So if you’re working from home or not and struggling. I know. I see you. You’re not alone. We can do this. There will be good days. There will be tough days. Tears. Laughter. And some guilt because you’ve yelled more than you’re used to. You got this. I know it!


Hello everyone. It’s been a while. Life took a turn and crashed hasn’t it? I thought transitioning to a working mother was hard enough. Boy, was I wrong! I’m now learning to balance all that and more from home. My only get away being at night once I’m drained with the animal crossing jingle playing. Stay safe and stay home everyone. Things here in NYC are looking more than just rough right now. I feel for all those families who have lost a loved one due to this virus.

Much love and enjoy this succulent photo-Sori

Life

Transitioning from a Stay at Home Mom to a Working Mom

I was nervous for my first day. Wondering how I would be. I was a mother that had been through more than I should have in the almost 4 years I hadn’t worked. Every time I thought I could go back. I couldn’t.

How could I? After everything. I thought I was forever meant to be at home. That I wasn’t fit to work again after all as I walked in with what I was sure the anxiety written all over my face and smile.

Would they like me?

Can I do this?

Will I mess up and they’ll not want me there anymore?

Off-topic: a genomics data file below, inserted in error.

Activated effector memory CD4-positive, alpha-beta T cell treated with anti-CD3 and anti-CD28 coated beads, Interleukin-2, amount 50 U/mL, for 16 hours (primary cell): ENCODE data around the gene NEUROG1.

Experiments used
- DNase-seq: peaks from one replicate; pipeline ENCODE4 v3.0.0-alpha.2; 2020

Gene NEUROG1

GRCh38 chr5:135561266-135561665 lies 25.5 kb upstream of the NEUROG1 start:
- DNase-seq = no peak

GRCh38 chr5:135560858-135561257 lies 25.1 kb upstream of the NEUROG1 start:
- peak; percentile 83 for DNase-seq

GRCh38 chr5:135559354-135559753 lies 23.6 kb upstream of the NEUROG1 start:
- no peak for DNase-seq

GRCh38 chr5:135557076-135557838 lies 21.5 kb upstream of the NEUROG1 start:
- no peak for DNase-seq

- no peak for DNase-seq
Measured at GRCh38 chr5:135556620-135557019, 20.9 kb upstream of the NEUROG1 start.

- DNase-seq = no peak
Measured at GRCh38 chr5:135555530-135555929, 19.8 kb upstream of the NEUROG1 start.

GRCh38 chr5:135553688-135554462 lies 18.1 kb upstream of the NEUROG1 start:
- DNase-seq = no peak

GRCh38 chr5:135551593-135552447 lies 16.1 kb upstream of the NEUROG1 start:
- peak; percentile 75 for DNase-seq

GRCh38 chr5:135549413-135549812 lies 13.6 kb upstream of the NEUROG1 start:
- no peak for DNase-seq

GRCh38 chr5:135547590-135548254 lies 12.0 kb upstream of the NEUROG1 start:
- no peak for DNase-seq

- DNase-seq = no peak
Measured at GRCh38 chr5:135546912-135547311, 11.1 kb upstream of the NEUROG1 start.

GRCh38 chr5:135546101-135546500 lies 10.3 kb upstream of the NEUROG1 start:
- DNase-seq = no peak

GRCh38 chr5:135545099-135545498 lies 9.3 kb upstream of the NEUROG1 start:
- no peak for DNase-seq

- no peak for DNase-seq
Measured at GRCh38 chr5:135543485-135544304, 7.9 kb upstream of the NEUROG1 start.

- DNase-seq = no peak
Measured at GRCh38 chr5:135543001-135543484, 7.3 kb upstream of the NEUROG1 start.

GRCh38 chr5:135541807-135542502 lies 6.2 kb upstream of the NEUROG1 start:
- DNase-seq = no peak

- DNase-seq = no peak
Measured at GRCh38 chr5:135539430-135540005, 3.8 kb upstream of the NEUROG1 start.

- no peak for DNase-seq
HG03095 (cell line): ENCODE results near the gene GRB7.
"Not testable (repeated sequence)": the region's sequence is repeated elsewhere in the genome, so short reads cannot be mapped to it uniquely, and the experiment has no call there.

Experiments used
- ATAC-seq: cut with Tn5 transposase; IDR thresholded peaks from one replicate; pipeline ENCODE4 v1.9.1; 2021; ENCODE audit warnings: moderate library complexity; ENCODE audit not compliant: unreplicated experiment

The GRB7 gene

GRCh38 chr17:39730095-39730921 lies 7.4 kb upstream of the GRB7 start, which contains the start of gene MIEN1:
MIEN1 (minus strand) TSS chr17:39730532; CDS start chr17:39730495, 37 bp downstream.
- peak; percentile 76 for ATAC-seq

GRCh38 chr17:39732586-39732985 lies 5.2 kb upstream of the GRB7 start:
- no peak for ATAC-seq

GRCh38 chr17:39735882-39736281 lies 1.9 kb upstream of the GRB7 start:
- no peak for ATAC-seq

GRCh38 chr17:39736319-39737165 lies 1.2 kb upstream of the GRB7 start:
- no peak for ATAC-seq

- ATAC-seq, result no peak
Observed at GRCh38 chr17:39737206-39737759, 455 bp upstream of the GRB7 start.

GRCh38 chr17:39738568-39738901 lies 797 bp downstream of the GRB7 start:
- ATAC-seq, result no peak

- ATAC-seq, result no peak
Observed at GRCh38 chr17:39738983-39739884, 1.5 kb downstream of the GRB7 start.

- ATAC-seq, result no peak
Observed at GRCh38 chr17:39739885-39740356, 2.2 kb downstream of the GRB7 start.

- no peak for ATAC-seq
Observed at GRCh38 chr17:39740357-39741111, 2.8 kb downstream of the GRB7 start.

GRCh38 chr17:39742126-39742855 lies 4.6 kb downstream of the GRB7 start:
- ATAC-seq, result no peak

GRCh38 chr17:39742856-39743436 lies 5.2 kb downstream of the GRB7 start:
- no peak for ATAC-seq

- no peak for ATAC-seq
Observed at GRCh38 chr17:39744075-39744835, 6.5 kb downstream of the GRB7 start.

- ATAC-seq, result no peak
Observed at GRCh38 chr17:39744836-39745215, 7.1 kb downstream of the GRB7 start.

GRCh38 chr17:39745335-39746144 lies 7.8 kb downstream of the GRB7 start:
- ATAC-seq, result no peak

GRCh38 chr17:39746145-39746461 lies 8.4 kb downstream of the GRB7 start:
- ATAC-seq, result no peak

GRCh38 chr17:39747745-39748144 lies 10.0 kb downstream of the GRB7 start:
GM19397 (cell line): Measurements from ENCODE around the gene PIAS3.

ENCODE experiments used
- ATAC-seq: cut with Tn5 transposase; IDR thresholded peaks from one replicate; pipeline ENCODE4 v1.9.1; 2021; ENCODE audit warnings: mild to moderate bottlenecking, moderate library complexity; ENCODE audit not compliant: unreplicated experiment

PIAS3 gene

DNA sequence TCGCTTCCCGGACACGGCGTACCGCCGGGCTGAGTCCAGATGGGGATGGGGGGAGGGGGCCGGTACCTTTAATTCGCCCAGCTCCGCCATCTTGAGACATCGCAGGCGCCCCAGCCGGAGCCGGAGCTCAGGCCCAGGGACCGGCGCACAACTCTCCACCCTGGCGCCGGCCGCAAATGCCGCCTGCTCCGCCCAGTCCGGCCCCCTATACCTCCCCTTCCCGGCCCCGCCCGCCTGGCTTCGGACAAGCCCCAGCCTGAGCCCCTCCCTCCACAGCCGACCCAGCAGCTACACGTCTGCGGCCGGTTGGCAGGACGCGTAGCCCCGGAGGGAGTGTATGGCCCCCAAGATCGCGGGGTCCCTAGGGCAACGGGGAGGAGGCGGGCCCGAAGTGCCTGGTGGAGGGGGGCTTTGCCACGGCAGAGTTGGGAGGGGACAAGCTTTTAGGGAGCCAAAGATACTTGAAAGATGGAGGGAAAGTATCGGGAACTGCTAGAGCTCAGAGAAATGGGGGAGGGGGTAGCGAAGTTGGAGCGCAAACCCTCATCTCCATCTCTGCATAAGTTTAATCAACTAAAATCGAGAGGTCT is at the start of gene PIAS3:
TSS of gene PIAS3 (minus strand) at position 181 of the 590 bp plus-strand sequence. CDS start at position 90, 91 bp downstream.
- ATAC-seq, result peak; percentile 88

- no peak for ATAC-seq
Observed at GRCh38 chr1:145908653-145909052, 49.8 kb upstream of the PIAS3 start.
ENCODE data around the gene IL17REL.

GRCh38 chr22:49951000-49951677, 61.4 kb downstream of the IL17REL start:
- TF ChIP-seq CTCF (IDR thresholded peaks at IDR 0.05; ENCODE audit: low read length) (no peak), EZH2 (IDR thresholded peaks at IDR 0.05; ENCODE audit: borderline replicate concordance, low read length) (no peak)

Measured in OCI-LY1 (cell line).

I asked myself all this the whole time I was in training.

But I made it through. I took a deep breath and did my best to absorb everything I was being told. Asked questions when necessary. Time flew by and I eased into the routine. By the 4th day I felt comfortable enough to do the morning routine alone.

My son was with my mother who I trusted 100 percent. I’m so glad that we have her to help us with him considering how much my son loves her. Husband supported my decision to return to work and helps me in the morning preparing our son. I’m amazed at how much love and support I’ve had through this. I miss my son. I miss being home with him, the cats and succulents. But I know work would be good for me. I hope to truly to continue loving where I am and discover who I’m becoming as I start a new chapter in my life.

Life

Countdown to Vacation Time

My husband and I have yet to ever take a vacation together at all. Every year something always came up. The excuses would pile up. Until this year. I said enough and finally booked us a cruise to the Caribbean. As the days close in and we start packing my anxiety builds. This is going to be the first vacation together after 8 years. The first time we will be away from our son for a week. The conflicting emotions made me tear up. However, as parents and spouses we definitely need this. I’m so glad my son has my parents. His grandparents to love and take care of him. I know he will enjoy his stay. He will be comfortable, loved and fed that when I come back. I’m not even sure he will have missed us. Here’s to new things and more adventures!